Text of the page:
There’s a myth circulating about the 2019 Whitney Biennial. It goes something like this:
A Chicago artist named Michael Rakowitz withdrew from the Biennial in protest because Whitney Vice Chairman Warren B. Kanders owns Safariland, a company that sells teargas canisters the US Border Patrol uses against refugees seeking asylum.
As with all effective myths, this one has some truth to it.
Warren B. Kanders is indeed a vice chairman at the Whitney Museum of American Art, and he has, since 2012, owned Safariland, a company that manufactures weapons, including teargas canisters that have recently been used by US Border Patrol agents against refugees seeking asylum. And Michael Rakowitz is from Chicago. And he was, indeed, invited to participate in the 2019 Whitney Biennial.
But Rakowitz did not withdraw from the Biennial in protest over Kanders’ presence on the museum’s board. Not exactly. It was more like he made a private choice. Protest isn’t the word. “I prefer the word fast,” says Rakowitz, “to mark it as a moment also related to imperfection, penitence, and looking, perhaps hopefully, to the breaking of a fast, should the situation one day resolve.”
The story of how Rakowitz became labeled as the 2019 Whitney Biennial protestor began on Feb. 25, 2019, the day the museum announced its official artist list for the Biennial. The announcement spotlighted two milestones achieved by Jane Panetta and Rujeko Hockley, the curators: they had curated the most equitable Whitney Biennial ever in terms of racial and gender parity; and, for the first time, each Biennial artist will be paid ($1500) for participating in the show.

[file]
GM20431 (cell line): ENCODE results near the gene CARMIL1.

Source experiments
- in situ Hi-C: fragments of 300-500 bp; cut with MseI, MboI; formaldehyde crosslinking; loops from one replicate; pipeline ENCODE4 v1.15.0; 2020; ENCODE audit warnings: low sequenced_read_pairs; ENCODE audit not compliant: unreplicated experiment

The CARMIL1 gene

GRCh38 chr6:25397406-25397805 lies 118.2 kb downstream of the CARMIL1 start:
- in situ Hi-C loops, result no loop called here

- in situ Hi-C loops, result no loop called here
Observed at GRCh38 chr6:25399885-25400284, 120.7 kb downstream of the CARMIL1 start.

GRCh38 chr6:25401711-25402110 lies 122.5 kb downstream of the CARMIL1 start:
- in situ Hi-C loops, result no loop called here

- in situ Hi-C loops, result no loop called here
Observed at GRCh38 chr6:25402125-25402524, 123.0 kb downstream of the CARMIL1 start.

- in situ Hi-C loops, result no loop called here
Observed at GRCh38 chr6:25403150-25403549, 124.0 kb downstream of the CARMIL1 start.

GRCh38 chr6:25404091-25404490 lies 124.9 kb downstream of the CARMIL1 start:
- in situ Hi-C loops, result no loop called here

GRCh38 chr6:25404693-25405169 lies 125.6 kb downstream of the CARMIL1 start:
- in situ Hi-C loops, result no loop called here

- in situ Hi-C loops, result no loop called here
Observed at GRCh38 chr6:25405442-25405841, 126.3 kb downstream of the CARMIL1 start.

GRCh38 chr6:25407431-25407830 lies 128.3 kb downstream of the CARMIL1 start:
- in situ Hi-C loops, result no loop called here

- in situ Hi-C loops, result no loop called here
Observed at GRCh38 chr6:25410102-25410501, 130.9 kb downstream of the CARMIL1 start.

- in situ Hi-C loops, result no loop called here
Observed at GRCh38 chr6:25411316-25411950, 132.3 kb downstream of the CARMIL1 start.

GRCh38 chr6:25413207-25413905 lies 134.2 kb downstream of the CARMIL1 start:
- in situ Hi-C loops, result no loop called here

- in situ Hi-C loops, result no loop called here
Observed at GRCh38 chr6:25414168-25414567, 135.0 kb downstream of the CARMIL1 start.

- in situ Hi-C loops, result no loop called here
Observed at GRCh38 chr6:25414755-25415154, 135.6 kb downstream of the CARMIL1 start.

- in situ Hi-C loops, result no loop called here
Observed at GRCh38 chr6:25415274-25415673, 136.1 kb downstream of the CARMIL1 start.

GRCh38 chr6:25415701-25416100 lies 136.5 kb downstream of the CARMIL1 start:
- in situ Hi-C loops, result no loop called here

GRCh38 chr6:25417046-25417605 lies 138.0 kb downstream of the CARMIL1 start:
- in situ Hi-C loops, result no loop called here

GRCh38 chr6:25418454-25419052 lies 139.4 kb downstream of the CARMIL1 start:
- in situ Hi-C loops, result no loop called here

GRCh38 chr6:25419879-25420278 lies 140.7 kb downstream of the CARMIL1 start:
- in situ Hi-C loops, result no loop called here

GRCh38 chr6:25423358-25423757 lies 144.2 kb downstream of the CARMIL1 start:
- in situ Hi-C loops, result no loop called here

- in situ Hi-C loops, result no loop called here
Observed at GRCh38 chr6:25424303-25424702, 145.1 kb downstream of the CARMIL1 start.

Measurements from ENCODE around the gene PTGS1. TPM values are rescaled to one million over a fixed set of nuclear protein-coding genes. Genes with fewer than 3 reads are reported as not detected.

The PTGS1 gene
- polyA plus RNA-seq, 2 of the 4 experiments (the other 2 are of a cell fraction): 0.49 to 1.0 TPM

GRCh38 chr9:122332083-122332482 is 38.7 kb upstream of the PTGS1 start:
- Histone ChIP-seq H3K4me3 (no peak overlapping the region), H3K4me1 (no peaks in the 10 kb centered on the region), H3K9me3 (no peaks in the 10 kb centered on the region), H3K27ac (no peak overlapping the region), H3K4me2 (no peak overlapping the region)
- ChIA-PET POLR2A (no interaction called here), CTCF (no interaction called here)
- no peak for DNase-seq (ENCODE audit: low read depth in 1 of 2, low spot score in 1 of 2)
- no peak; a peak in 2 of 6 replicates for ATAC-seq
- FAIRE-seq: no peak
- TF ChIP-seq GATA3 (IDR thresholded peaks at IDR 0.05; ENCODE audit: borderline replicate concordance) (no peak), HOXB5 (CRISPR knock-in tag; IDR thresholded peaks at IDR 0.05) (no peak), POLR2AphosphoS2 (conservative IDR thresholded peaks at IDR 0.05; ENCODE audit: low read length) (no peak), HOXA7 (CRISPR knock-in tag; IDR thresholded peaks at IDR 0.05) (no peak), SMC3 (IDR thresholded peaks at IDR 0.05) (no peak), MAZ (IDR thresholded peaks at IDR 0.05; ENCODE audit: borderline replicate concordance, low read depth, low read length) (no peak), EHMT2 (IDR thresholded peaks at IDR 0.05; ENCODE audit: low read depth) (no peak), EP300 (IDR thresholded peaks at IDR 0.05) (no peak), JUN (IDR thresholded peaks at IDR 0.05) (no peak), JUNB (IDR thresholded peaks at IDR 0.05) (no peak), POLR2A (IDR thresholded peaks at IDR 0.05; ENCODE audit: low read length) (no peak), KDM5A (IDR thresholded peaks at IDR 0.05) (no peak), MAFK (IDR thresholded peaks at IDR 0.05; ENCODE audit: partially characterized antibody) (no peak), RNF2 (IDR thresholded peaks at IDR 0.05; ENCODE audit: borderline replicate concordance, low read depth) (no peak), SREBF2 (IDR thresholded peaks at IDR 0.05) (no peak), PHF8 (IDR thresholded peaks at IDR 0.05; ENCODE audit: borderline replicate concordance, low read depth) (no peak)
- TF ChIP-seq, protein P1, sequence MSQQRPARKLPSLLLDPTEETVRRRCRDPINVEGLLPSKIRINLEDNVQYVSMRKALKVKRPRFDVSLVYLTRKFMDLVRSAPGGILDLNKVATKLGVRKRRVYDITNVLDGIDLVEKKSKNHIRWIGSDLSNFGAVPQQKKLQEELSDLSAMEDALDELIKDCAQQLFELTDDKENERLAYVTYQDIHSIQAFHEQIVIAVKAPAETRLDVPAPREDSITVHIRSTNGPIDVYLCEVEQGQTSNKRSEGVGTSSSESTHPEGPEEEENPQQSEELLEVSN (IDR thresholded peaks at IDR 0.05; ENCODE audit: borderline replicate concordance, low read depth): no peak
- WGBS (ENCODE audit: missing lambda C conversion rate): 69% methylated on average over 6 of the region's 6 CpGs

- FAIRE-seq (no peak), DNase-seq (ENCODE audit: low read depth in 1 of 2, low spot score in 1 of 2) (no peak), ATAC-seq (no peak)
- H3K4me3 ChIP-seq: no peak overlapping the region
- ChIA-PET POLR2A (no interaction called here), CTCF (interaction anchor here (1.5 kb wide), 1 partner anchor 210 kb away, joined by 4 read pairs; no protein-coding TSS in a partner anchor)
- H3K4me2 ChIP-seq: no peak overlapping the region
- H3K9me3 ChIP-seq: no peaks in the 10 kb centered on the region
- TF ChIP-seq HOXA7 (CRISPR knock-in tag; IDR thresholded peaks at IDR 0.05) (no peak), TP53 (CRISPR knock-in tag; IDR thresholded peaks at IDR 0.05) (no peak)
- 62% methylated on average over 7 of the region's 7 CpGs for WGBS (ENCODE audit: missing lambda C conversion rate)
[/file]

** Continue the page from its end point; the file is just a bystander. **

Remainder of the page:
But instead of focusing on those triumphs, The New York Times broke the story with the muckraking headline: “The Whitney Biennial: 75 Artists Are In, and One Dissenter Steps Out.” Veteran arts journalist Jillian Steinhauer wrote: “This year’s Whitney Biennial, considered the country’s most important showcase of contemporary art, has 75 participating artists—and one who has already withdrawn.” Steinhauer continued, “before the list of participants was even released, a Chicago-based artist, Michael Rakowitz, pulled out of the exhibition in a protest against a museum vice chairman, Warren Kanders. Mr. Kanders is the chief executive of a company that manufactures equipment, including body armor and tear gas, for law enforcement agencies and militaries.”
Within days, Hyperallergic, The Art Newspaper, and several other art media outlets followed the lead of The Times, re-reporting that Rakowitz had withdrawn from the Biennial in protest—and the die was cast.
I live ten minutes away from Rakowitz, whose home and studio is located in the Edgewater neighborhood of Chicago. I’ve heard him called a “protest artist” and “activist artist” before—one-dimensional descriptions I feel ignore the more nuanced and constructive aspects of his projects. So when I read the flood of media reports coming out about him, I wondered if this dismissive trope was being employed against him again.
I reached out to Rakowitz for an interview. Meanwhile, I contacted Steinhauer at The Times to confirm that Rakowitz had told her he was protesting the biennial.
Steinhauer responded, “The choice to use the word “protest” was mine; it seemed like an appropriate descriptor for his action, especially in the context of all the other protests happening around Kanders’ presence on the Whitney board, as well as protests against board members at other museums that have been happening of late.”
Steinhauer has been reporting on Mr. Kanders’ presence on the Whitney Board for years. Writing for Hyperallergic, she was the first to draw attention to Kanders’ business activities in the weapons industry, and to question how the industry’s ethics fit with the mission of a major American contemporary art museum. She has done everything right. She raised an important cultural question at the heart of the art field. Yet, aside from rousing activists to the cause, her investigation has not instigated any movement from the Whitney leadership regarding the ethical framework under which they raise funds. This is the context that informed her understanding of what Rakowitz did.